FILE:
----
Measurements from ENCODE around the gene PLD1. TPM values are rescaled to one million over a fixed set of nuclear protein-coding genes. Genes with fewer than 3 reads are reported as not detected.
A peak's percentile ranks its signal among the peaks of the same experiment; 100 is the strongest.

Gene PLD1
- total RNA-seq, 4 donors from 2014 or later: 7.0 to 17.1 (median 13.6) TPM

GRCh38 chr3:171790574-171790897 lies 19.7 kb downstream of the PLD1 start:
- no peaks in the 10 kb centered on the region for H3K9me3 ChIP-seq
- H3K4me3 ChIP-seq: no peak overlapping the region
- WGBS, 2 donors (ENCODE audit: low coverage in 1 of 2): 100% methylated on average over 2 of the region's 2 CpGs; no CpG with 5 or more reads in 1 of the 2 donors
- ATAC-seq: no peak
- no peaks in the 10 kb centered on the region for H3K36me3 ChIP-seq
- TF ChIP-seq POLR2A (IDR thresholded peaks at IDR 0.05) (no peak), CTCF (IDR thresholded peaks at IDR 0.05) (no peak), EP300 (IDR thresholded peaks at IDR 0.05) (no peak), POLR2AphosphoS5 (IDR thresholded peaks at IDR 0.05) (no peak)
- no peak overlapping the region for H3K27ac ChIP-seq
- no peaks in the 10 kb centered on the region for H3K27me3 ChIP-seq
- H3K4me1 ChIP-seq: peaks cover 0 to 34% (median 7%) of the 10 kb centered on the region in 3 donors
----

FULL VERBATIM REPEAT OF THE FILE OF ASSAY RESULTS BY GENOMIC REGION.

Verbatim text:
Measurements from ENCODE around the gene PLD1. TPM values are rescaled to one million over a fixed set of nuclear protein-coding genes. Genes with fewer than 3 reads are reported as not detected.
A peak's percentile ranks its signal among the peaks of the same experiment; 100 is the strongest.

Gene PLD1
- total RNA-seq, 4 donors from 2014 or later: 7.0 to 17.1 (median 13.6) TPM

GRCh38 chr3:171790574-171790897 lies 19.7 kb downstream of the PLD1 start:
- no peaks in the 10 kb centered on the region for H3K9me3 ChIP-seq
- H3K4me3 ChIP-seq: no peak overlapping the region
- WGBS, 2 donors (ENCODE audit: low coverage in 1 of 2): 100% methylated on average over 2 of the region's 2 CpGs; no CpG with 5 or more reads in 1 of the 2 donors
- ATAC-seq: no peak
- no peaks in the 10 kb centered on the region for H3K36me3 ChIP-seq
- TF ChIP-seq POLR2A (IDR thresholded peaks at IDR 0.05) (no peak), CTCF (IDR thresholded peaks at IDR 0.05) (no peak), EP300 (IDR thresholded peaks at IDR 0.05) (no peak), POLR2AphosphoS5 (IDR thresholded peaks at IDR 0.05) (no peak)
- no peak overlapping the region for H3K27ac ChIP-seq
- no peaks in the 10 kb centered on the region for H3K27me3 ChIP-seq
- H3K4me1 ChIP-seq: peaks cover 0 to 34% (median 7%) of the 10 kb centered on the region in 3 donors